Please turn on javascript in your browser to play chess.
Posers and Puzzles

Posers and Puzzles

  1. Subscriber joe shmo
    Strange Egg
    07 Apr '12 23:01
    Can light be bent by magnetic fields?
  2. 08 Apr '12 16:00
    Originally posted by joe shmo
    Can light be bent by magnetic fields?
    Not AFAIK. Photons have no electric charge, so I don't think there is any way for a magnetic field to affect them. Gravitational fields, of course, do.

    Richard
  3. Subscriber joe shmo
    Strange Egg
    09 Apr '12 03:55
    Originally posted by Shallow Blue
    Not AFAIK. Photons have no electric charge, so I don't think there is any way for a magnetic field to affect them. Gravitational fields, of course, do.

    Richard
    meaning your not 100% sure?
  4. 11 Apr '12 10:35
    Originally posted by joe shmo
    meaning your not 100% sure?
    Who knows? It's Quantum. As far as I now know, I can't see any way for it to happen, but weird things happen often in this field.

    Richard
  5. 31 May '12 22:54
    Are parallel rays of light parallel to infinite distances? (do photons attract each other because they each have gravity)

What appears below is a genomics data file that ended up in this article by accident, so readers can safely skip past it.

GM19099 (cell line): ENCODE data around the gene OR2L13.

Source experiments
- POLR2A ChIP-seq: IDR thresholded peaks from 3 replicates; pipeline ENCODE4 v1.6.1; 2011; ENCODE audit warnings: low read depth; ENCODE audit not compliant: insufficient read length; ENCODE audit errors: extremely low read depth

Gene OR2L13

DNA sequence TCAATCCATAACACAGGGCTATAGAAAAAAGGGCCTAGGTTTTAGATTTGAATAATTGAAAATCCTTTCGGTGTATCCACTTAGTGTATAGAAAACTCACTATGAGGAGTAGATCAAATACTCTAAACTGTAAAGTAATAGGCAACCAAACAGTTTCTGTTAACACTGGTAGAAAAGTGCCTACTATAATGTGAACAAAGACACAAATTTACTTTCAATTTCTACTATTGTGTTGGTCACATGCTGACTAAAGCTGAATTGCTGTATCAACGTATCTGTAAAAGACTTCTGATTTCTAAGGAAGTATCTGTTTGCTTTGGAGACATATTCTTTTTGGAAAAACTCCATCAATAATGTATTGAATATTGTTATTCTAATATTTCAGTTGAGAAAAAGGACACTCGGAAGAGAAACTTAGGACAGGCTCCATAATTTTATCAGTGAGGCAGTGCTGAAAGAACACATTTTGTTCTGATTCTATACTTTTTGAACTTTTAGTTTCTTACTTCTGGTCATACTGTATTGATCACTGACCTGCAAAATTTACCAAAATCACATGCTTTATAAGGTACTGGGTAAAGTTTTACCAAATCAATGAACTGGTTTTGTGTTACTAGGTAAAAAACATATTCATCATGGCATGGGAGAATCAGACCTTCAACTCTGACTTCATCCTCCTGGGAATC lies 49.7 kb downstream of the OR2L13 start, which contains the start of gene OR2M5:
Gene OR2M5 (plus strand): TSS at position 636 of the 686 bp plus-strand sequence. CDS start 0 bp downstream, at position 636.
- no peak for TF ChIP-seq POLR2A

6. 31 May '12 23:09 / 2 edits
    Also if you could design a huge long molecule (a polymer?) with charged areas on it which exactly matched the positive and negative oscillations of the photon's electric field what would happen if the photon passed close by?
  7. Standard member talzamir
    Art, not a Toil
    01 Jun '12 05:48
    The Faraday effect seems a bit related.. the direction in which light is polarized can be affected with a magnetic field. This doesn't change the direction of the beam of light though.

    Physics forum discussions would seem to suggest that there is gravitational interaction between photons, and this has been used in modeling the timeline of when there was heaps of radiation.. that is, the first 50k years after the Big Bang.